Sleepy Teens More Likely to Have Risky Behavior
Jim LiebeltJim is Senior Writer, Editor and Researcher for the HomeWord Center for Youth and Family at Azusa Pacific University. Jim has over 25 years of experience as a youth and family ministry specialist, and has been on the HomeWord staff since 1998. He has served over the years as a pastor, author, youth ministry trainer, adjunct college instructor and speaker. Jim’s culture blog and parenting articles appear on HomeWord.com. Jim is a contributing author of culture and parenting articles to Crosswalk.com. Jim and his wife Jenny live in Olympia, WA.
- 2011 Sep 28
Most teens don't get enough sleep, putting them at greater risk for a slew of unhealthy behaviors, from physical inactivity to fighting, according to a new U.S. study.
The study findings also showed that sleep-deprived teens were more likely to seriously consider attempting suicide, the researchers from the U.S. Centers for Disease Control and Prevention said.
For the study, the investigators analyzed the results of a 2007 national Youth Risk Behavior Survey of high school students who were polled about their sleep habits. The survey found that nearly 70 percent of the teens were not getting the National Sleep Foundation's recommended eight or more hours of sleep on week nights.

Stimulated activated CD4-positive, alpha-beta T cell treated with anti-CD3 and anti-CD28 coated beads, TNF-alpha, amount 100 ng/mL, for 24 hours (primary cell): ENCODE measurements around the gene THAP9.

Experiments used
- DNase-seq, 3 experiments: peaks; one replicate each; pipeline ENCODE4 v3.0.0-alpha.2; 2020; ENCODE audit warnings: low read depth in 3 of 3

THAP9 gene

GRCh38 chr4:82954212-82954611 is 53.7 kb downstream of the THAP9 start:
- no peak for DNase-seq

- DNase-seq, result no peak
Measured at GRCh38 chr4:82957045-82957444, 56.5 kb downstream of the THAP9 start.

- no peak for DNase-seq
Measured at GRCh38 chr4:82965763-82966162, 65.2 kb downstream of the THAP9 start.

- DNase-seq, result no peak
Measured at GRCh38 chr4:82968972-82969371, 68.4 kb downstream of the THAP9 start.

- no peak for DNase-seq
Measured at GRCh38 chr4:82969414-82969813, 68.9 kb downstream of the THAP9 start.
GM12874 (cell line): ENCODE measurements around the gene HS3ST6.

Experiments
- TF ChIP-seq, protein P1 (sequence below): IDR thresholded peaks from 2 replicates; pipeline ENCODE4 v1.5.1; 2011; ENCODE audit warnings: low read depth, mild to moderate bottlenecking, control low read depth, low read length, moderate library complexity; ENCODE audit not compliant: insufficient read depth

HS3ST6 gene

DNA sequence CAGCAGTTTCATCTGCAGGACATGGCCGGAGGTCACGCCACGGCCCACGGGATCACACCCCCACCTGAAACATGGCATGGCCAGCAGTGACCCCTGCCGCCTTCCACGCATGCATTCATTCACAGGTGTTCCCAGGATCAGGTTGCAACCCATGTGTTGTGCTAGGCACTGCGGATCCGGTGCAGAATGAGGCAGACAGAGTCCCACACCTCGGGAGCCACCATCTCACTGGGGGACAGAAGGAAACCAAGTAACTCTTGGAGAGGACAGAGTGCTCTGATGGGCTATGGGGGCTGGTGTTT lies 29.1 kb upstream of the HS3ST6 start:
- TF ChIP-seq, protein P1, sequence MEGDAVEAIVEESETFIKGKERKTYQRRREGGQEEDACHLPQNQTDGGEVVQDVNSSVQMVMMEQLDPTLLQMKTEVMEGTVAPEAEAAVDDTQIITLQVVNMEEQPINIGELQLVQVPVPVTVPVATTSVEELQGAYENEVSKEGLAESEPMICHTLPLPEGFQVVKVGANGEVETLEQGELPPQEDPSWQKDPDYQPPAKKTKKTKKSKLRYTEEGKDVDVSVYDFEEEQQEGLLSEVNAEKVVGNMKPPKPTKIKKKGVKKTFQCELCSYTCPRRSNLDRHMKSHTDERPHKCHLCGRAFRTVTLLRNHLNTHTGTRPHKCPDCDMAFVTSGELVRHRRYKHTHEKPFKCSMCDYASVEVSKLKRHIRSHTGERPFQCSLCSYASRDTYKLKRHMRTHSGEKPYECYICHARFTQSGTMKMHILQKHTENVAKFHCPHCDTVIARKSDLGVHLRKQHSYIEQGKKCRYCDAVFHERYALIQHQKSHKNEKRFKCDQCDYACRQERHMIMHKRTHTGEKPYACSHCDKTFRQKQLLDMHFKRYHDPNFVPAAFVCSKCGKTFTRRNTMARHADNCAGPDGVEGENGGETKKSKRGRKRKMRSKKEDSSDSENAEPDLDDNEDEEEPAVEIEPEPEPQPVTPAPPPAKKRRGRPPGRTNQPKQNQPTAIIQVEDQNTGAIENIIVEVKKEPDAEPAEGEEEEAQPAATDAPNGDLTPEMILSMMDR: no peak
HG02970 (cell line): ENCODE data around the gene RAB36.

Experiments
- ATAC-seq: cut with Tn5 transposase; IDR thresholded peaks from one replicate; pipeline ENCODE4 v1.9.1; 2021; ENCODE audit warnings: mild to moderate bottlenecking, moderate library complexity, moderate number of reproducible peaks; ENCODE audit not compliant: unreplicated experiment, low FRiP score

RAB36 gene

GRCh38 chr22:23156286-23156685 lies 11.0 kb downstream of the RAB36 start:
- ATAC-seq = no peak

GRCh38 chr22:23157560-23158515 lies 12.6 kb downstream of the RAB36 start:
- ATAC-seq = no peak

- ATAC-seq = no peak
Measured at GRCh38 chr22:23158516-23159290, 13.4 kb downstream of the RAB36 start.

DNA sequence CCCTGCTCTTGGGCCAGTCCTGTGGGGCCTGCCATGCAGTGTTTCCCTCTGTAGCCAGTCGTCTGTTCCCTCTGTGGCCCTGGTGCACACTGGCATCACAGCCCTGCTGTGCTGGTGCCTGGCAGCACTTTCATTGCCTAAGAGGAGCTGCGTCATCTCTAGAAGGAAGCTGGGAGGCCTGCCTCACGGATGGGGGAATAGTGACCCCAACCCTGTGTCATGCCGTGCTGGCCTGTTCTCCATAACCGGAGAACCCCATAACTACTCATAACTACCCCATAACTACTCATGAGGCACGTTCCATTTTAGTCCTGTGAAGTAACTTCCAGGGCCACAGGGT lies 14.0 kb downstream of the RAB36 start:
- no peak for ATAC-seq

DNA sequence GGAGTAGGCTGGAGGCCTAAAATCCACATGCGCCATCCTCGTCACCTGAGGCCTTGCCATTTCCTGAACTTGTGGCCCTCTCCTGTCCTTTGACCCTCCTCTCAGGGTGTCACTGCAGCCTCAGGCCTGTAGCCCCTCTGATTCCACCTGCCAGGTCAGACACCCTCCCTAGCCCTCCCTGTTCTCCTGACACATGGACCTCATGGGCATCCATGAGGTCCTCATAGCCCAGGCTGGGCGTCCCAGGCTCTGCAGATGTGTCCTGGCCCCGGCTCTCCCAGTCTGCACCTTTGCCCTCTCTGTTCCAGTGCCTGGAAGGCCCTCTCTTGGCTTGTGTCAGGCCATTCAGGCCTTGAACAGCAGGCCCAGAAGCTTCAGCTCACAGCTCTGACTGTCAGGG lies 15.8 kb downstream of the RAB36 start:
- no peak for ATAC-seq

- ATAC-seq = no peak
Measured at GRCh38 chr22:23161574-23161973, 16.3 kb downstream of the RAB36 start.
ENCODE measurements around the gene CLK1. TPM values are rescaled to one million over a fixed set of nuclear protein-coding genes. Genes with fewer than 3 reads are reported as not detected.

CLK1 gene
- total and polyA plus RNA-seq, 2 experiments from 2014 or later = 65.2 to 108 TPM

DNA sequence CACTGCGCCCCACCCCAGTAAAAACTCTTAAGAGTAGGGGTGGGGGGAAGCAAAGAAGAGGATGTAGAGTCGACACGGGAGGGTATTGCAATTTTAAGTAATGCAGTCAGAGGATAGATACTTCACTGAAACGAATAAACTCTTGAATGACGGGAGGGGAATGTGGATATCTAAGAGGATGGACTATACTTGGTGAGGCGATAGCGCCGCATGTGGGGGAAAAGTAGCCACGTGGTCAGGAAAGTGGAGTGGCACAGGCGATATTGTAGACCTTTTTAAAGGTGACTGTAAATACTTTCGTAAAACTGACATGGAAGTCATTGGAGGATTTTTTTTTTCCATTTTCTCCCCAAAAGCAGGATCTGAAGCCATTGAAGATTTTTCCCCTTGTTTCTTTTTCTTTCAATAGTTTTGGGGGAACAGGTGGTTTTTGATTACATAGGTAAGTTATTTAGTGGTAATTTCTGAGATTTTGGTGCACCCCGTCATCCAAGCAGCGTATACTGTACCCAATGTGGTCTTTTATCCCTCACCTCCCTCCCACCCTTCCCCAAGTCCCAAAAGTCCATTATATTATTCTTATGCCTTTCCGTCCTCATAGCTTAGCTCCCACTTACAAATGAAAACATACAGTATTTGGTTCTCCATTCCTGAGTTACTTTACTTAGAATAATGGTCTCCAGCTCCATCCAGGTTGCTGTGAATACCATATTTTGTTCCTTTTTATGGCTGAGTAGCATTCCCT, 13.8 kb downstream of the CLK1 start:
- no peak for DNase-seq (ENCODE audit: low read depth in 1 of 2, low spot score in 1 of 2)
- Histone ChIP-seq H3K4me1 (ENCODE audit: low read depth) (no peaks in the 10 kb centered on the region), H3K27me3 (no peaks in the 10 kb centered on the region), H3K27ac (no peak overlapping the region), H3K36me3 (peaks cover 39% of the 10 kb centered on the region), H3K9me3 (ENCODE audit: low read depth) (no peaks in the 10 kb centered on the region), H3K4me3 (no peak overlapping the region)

The research also revealed that the students who said they got less than eight hours of sleep on school nights were more likely to engage in behaviors that put their health at risk, including:
•Drinking non-diet soda at least once a day.
•Being sedentary or not getting 60 minutes of physical activity on at least five of the past seven days.
•Spending three or more hours each day in front of the computer.
•Getting in at least one physical fight.
•Engaging in substance use, such as drinking alcohol or smoking cigarettes or marijuana.
•Feeling sad or hopeless.
•Seriously contemplating suicide.
The research was released online in advance of print publication in the journal Preventive Medicine.